Tuesday, 29 January 2013

JLA Classified: New Maps of Hell review

JLA Classified collects issues # 10-15, is written by Warren Ellis and drawn by Butch Guice (or perhaps not, my trade paperback credits the art to Jackson Guice; is it the same person?). There isn’t a whole lot worth mentioning about New Maps of Hell. At its most basic, it is a story of the JLA encountering an evil force and after some fighting, defeats the evil. Instead of concentrating all the parts of the comic I’ll stick to the more interesting and successful (well, not always) aspects of the story.

Ellis sets the tone of his version of the DCU in the first four pages. A man wishes to jump off a building to commit suicide. He says he wants to be one of the suicide jumpers Superman doesn’t catch. In the next page he jumps and falls. In the third page he falls on top of a car. The fourth page we jump to Superman who says: “Dammit.” To which Lois Lane replies “You can’t catch them all, Smallville.” It’s important to mention that the man jumped at night and when we see Superman on the fourth page it is daytime. I interpreted this as a second suicide jumper or another event in which someone gets injured or killed and Superman wasn’t able to help. This is not a Metropolis where Superman can or will save everyone. Because of his super senses he is forced to witness all the crimes in Metropolis.

That’s ok though because Superman isn’t Batman. Something like that would drive Batman insane but only Batman, Superman doesn’t have a war on Crime. He simply helps out. He helps wherever he goes but he doesn’t lose him mind trying to solve all of the world’s problems. It reminds me somewhat of Grant Morrison’s take on Superman where he acts as an example for humanity to save themselves. He won’t solve all the world’s problems himself for fear of taking away humanity’s individuality and freedom and end up being something like a dictator (find another word for dictator). Ellis doesn’t seem to want to go so far with his take on Superman. He seems to want to acknowledge that Superman logistically can’t be everywhere despite his superpowers. Superman does have to learn to live with that undeniable truth, though.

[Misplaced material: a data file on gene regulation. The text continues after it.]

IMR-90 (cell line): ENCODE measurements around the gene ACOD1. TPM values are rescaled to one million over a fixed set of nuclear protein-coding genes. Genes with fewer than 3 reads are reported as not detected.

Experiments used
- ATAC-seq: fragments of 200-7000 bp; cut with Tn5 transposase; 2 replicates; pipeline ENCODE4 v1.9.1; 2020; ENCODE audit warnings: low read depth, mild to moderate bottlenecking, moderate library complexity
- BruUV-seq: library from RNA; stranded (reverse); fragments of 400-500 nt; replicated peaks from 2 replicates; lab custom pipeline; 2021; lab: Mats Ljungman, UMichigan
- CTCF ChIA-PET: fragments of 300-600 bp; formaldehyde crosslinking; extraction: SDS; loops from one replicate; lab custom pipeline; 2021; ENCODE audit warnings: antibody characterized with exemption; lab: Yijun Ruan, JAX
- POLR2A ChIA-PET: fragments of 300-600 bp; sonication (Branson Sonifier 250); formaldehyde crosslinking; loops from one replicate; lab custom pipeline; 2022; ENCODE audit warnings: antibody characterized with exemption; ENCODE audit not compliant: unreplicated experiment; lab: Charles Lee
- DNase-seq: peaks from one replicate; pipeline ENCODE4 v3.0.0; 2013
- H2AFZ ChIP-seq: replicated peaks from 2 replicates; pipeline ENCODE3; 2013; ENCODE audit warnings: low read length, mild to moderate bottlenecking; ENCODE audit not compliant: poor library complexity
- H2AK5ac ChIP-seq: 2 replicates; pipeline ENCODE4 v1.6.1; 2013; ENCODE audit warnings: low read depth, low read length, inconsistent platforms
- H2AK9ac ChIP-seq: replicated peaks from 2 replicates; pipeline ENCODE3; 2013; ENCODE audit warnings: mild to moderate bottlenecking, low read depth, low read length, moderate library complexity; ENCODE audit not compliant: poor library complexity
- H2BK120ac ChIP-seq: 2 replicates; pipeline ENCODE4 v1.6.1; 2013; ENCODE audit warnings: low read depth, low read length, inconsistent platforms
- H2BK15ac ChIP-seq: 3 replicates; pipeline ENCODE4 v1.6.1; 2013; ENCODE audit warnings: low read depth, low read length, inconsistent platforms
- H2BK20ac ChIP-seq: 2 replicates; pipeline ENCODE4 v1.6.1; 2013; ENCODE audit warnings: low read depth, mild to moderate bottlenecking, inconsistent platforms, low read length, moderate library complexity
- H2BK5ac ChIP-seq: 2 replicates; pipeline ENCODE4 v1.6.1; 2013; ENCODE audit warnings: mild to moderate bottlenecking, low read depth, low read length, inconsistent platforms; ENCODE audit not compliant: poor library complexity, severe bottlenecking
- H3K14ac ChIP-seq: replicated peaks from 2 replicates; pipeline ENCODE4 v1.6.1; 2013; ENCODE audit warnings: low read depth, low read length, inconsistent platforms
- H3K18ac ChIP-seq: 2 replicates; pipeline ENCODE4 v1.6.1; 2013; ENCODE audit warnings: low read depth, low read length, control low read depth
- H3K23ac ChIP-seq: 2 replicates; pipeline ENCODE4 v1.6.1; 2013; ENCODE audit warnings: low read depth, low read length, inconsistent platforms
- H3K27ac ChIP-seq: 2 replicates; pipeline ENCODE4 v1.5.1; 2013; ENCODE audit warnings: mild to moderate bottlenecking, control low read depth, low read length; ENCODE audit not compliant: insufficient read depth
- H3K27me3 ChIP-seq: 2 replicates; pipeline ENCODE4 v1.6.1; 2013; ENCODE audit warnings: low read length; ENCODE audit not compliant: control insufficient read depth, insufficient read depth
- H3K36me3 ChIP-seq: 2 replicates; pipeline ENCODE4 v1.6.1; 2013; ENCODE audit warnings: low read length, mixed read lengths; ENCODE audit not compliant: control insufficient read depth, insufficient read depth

Ellis adds other revisionist twists, most specifically with the powers of the members of the Justice League. Ellis doesn’t provide realist updates of all of the members; he chooses instead to concentrate on a few of them, notably on the Flash.

Batman has scars but so does the Flash. His body is not riddled with them such as it is with Batman but he has at least one large scar which serves as a reminder of how he got his powers. It’s as if back when he was just a regular human he was able to be scared. Now that he’s a superhuman the only scars he has are those that were present before his transformation. That would explain why people like Wonder Woman, Superman, and J’onn J’onzz who have been thrown through countless walls and windows bear/bare no scars. They’re superhuman and that serves as a good enough explanation. It’s not the case for Batman. He’s very much human and his scars have been shown in many comics by many different artists. It brings us to Green Lantern. His ring shields him. I’m sure when he gets hit and thrown towards a mountain his will is cleary telling his ring to protect him, much like a regular person would life up their arms to protect themselves from a physical blow. He’s got no scars because his super weapon protects him. In short it’s a neat little update for Flash that doesn’t drastically change his character but redefines in an interesting and effective way.

Ellis allows concentrates a lot on Flash’s super powers. He has to be conscious of the effects of his superspeed on the people and things around him. He desmonstrates this in the use of caption boxes: “Four steps and I need to slow down now, or else the bow wave from a dead stop will explode Linda’s internal organs when I pause to –”.

I imagine Superman and other super strong characters have to constantly keep their strength in check while interacting with people and objects around them but Flash has to do that as well. For a character such as Wally West you get a sense that he has a lot of restraint when it comes to the use of his powers and it sheds new light on his as a hero. He has to be conscious of the effects his presence has on his surroundings at the cost of being the cause of more destruction as opposed to the help he is there to offer.  

Jackson (or Butch) Guice draws Lois like a super model. That’s not a problem in itself but he also dresses her like a model from a magazine advertisement. For crying out loud, her blouse doesn’t even cover her midsection! Does the Daily Planet even have a dress code?

In opposition to Lois, Guice draws Wonder Woman in a relaxed version of her iconic swimsuit costume. She looks more comfortable wearing her off-duty clothes. It seems like a good choice of clothing for her while on Themyscira due to what can only be near tropical weather. Where is Themyscira anyway? In the middle of the Greek Islands?

As a complete package, JLA Classified: New Maps of Hell is peppered with sharp dialogue courtesy of Warren Ellis. Guice’s artwork does a good show of showing off Ellis’s interesting realist updates on old characters effectively. Unfortunately his inspired idea for Wonder Woman’s costume is opposed by Lois showing off extra skin while at work. I’m not entirely sure if Guice was inspired by another artist for Diana’s off duty look but he pulls it off very well here. It’s not at all an essential Justice League story, if anything its quite disposable, but it’s a disposable story but two professional comics creators and it makes for an enjoyable read, if somewhat lacking in substance beyond a few interesting ideas not directly related to the story being told.

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